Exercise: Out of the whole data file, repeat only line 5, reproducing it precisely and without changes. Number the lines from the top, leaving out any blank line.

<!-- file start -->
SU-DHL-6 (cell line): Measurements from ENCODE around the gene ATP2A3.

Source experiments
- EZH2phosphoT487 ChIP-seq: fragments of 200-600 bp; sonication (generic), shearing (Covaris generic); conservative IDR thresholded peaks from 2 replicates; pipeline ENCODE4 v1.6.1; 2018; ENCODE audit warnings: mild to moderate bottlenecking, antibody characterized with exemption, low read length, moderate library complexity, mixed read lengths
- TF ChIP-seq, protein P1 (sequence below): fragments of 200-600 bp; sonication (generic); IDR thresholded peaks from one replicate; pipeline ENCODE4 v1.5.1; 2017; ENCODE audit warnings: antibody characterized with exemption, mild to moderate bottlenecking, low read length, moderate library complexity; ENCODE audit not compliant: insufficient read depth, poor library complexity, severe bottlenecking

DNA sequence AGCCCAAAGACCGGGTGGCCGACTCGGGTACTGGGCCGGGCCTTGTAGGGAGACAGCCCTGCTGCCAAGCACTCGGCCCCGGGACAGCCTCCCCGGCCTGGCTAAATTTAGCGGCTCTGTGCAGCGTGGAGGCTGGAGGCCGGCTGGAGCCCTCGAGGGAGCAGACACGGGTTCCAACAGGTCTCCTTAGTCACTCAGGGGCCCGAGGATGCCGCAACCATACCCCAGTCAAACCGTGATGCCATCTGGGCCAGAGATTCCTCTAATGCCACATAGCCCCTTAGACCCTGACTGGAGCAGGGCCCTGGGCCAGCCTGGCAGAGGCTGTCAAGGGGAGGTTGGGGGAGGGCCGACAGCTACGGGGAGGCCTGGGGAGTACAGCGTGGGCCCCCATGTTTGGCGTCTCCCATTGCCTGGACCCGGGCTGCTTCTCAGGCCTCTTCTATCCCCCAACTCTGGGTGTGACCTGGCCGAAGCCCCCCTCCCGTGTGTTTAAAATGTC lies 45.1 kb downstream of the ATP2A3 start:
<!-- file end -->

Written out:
DNA sequence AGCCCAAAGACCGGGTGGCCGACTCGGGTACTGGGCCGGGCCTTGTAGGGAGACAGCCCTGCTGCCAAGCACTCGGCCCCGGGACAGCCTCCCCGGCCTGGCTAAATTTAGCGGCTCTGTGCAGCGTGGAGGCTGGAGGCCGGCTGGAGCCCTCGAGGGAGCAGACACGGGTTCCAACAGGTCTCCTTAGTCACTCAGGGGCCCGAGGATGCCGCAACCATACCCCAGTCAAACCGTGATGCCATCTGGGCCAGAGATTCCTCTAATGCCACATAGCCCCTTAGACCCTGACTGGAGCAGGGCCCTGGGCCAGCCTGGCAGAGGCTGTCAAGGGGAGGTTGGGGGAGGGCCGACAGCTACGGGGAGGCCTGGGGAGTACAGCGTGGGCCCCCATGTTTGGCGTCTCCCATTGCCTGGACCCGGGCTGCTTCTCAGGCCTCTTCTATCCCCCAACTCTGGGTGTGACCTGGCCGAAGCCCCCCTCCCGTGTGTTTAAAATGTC lies 45.1 kb downstream of the ATP2A3 start: